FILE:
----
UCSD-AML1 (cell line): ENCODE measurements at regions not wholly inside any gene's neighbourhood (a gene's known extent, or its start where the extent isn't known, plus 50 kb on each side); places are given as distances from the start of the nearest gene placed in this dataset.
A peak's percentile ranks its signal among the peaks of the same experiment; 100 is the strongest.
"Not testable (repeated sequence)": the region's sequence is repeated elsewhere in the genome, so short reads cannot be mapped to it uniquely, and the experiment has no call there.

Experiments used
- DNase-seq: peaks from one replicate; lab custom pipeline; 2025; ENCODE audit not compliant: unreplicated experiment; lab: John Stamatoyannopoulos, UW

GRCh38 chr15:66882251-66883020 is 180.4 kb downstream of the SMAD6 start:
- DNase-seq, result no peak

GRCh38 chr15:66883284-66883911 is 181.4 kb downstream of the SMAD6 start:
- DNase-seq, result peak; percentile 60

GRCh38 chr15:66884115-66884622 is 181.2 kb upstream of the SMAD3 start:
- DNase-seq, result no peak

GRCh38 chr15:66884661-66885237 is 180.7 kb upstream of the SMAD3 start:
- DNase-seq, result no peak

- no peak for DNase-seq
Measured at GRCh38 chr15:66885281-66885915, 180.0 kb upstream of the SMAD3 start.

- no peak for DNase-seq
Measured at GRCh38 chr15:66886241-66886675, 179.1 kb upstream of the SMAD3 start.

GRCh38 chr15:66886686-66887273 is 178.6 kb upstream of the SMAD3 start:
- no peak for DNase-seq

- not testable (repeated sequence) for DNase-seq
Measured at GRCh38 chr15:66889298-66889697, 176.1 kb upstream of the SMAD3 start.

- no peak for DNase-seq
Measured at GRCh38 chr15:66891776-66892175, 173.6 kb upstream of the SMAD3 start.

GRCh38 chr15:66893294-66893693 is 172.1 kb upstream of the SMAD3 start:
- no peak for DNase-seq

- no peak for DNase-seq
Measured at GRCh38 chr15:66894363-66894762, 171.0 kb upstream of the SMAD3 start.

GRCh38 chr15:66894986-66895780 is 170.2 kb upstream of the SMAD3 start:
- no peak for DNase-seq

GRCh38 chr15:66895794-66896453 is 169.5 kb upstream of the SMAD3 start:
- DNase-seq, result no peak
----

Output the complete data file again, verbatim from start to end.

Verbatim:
UCSD-AML1 (cell line): ENCODE measurements at regions not wholly inside any gene's neighbourhood (a gene's known extent, or its start where the extent isn't known, plus 50 kb on each side); places are given as distances from the start of the nearest gene placed in this dataset.
A peak's percentile ranks its signal among the peaks of the same experiment; 100 is the strongest.
"Not testable (repeated sequence)": the region's sequence is repeated elsewhere in the genome, so short reads cannot be mapped to it uniquely, and the experiment has no call there.

Experiments used
- DNase-seq: peaks from one replicate; lab custom pipeline; 2025; ENCODE audit not compliant: unreplicated experiment; lab: John Stamatoyannopoulos, UW

GRCh38 chr15:66882251-66883020 is 180.4 kb downstream of the SMAD6 start:
- DNase-seq, result no peak

GRCh38 chr15:66883284-66883911 is 181.4 kb downstream of the SMAD6 start:
- DNase-seq, result peak; percentile 60

GRCh38 chr15:66884115-66884622 is 181.2 kb upstream of the SMAD3 start:
- DNase-seq, result no peak

GRCh38 chr15:66884661-66885237 is 180.7 kb upstream of the SMAD3 start:
- DNase-seq, result no peak

- no peak for DNase-seq
Measured at GRCh38 chr15:66885281-66885915, 180.0 kb upstream of the SMAD3 start.

- no peak for DNase-seq
Measured at GRCh38 chr15:66886241-66886675, 179.1 kb upstream of the SMAD3 start.

GRCh38 chr15:66886686-66887273 is 178.6 kb upstream of the SMAD3 start:
- no peak for DNase-seq

- not testable (repeated sequence) for DNase-seq
Measured at GRCh38 chr15:66889298-66889697, 176.1 kb upstream of the SMAD3 start.

- no peak for DNase-seq
Measured at GRCh38 chr15:66891776-66892175, 173.6 kb upstream of the SMAD3 start.

GRCh38 chr15:66893294-66893693 is 172.1 kb upstream of the SMAD3 start:
- no peak for DNase-seq

- no peak for DNase-seq
Measured at GRCh38 chr15:66894363-66894762, 171.0 kb upstream of the SMAD3 start.

GRCh38 chr15:66894986-66895780 is 170.2 kb upstream of the SMAD3 start:
- no peak for DNase-seq

GRCh38 chr15:66895794-66896453 is 169.5 kb upstream of the SMAD3 start:
- DNase-seq, result no peak